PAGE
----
More ethnic minority teachers are needed in UK schools – but teaching can affect their mental health and wellbeing


Terra Glowach, University of the West of England; Malcolm Richards, University of the West of England, and Rafael Mitchell, University of Bristol

There is a major shortage of new teachers in England, and this includes teachers from ethnic minority backgrounds. Research from 2020 found that 46% of schools in England had no Black or ethnic minority teaching staff at all.

But the treatment of ethnic minority staff in schools raises ethical concerns about recruiting them into a workplace which puts significant burdens on their mental health.

The 2022 Teacher Wellbeing Index found that 59% of teachers were considering leaving the profession as a result of its impact on their mental health and wellbeing. But ethnic minority teachers also experience additional pressures.

UK charity Education Support has published a recent report on the mental health and wellbeing of ethnic minority teachers, based on focus groups held with 26 teachers. The report finds that, while ethnic minority teachers experience many of the same pressures as their white colleagues, these are further compounded by racism.

Ethnic minority teachers face racist stereotyping. One senior member of staff quoted in the report recounts that “On my first day as an NQT [newly qualified teacher] I arrived at school in a suit and tie only to be directed to the kitchen by a member of staff rather than the main hall.”

A 2016 survey by teachers’ union NASUWT found that 31% of Black and ethnic minority teachers had experienced discrimination in their workplace.

‘White spaces’

The challenges that ethnic minority teachers experience are also broader than individual acts of racism. Schools can be “white spaces” – social environments where being white is the norm, and where people of colour are viewed as inferior or even threatening outsiders.

A 2019 report commissioned by the National Union of Teachers (now part of the National Education Union) found that teachers from ethnic minority backgrounds were given responsibility over areas such as behaviour rather than extra intellectual roles, and that some Black teachers in particular felt that they were viewed as “aggressive” if they challenged decisions.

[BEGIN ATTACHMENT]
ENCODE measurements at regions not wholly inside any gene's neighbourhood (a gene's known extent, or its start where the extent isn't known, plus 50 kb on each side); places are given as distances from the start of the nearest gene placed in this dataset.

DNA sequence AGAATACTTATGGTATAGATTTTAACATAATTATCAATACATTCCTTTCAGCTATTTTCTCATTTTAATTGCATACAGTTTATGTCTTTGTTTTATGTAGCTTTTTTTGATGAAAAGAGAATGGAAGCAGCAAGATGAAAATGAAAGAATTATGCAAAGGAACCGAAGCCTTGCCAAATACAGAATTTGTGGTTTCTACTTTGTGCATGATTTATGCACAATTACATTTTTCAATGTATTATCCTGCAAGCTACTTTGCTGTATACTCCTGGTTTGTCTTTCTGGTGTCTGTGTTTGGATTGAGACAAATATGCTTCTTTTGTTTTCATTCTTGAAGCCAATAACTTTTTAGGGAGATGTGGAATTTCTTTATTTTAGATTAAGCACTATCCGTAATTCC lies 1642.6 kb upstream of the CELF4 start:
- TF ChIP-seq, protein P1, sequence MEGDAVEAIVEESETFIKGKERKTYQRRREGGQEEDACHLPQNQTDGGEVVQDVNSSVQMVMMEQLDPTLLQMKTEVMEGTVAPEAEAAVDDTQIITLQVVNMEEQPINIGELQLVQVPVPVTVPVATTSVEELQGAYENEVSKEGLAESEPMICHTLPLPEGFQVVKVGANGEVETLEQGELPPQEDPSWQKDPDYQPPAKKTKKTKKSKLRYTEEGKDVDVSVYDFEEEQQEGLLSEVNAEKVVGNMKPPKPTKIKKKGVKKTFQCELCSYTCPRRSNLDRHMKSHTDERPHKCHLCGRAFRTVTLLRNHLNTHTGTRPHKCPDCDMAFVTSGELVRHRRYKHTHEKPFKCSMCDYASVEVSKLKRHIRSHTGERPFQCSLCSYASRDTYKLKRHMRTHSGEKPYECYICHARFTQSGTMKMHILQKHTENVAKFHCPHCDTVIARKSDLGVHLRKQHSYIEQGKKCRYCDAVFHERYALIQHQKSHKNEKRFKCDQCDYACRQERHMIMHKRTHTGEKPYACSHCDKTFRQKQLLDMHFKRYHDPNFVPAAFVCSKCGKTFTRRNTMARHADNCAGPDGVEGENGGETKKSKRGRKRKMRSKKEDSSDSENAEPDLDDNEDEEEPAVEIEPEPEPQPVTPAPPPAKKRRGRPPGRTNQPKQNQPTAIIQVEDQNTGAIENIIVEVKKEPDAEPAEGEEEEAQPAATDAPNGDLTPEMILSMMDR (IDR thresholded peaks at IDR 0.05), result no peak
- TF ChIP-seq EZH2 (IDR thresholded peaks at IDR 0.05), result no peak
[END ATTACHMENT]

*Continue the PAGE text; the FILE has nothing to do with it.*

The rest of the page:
But teachers from ethnic minority backgrounds are vital for UK schools. They provide both white and ethnic minority students with important role models. They improve students’ educational attainment. When many young Black students feel that the biggest barrier they face in school is their teachers’ perceptions of them, the importance of Black teachers is clear.

Lack of teachers

Under-representation of Black teachers in schools across the UK has been disproportionately low for decades. Recent government data shows that despite Black people making up 4.6% of the working age population, only 2.5% of teachers are Black. White people constitute 79.7% of the working age population, but 90.3% of teaching staff and 96% of headteachers.

The government has made commitments to diversify the education workforce. At the same time, though, it has been criticised for minimising the impact of institutional racism on the lives of people in the UK. In the Education Support report, most of the teachers said they would not recommend the profession to family or friends.

However, the Education Support report also found that feeling isolated was a major factor in ethnic minority teachers’ wellbeing. So it is no surprise that these teachers are more likely to stay in schools which have more staff from ethnic minority backgrounds, who may provide a supportive network.

Supportive networks of Black ethnic minority and anti-racist teachers can develop more inclusive practices in schools. Examples of this practice include the National Education Union’s Anti-Racist Charter, which offers staff help in tackling racism, as does the London Borough of Lambeth’s anti-racist framework.

The Halo Code provides schools with guidelines to stop the hair discrimination Black students may experience. Teacher-led efforts to develop an anti-racist curriculum can help all teachers address racism in schools. There are also more localised efforts, such as the campaign led by teacher Aisha Thomas to increase the number of Black teachers in Bristol.

Engaging in anti-racist work is necessary for improving spaces where ethnic minority teachers work – and where future teachers learn. But this work is often in addition to teachers’ regular workload, and it can be arduous.

School leaders must reflect on their duty of care, so they are ready to respond when ethnic minority teachers experience racism in school. Active solidarity should not be the responsibility of Black and ethnic minority teachers only, but of all staff.The Conversation

Terra Glowach, PGCE English Tutor and Senior Lecturer in Education, University of the West of England; Malcolm Richards, Senior Lecturer in Education, University of the West of England, and Rafael Mitchell, Lecturer in Comparative and International Education, University of Bristol

This article is republished from The Conversation under a Creative Commons license. Read the original article.

University of Bristol Black PGCE Scholarships

The School of Education, University of Bristol
The School of Education, University of Bristol

The Black Bristol PGCE Scholarship Programme seeks to address the lack of representation of the Black heritage community in higher education across the UK.
It will annually fund up to 4 Black and mixed-Black heritage students at the University of Bristol, enrolled on the School of Education’s PGCE (Postgraduate Certificate in Education) Initial Teacher Education programme (secondary teaching).

Visit the University of Bristol’s Black Bristol Scholarship Programme to find out more, and how to apply.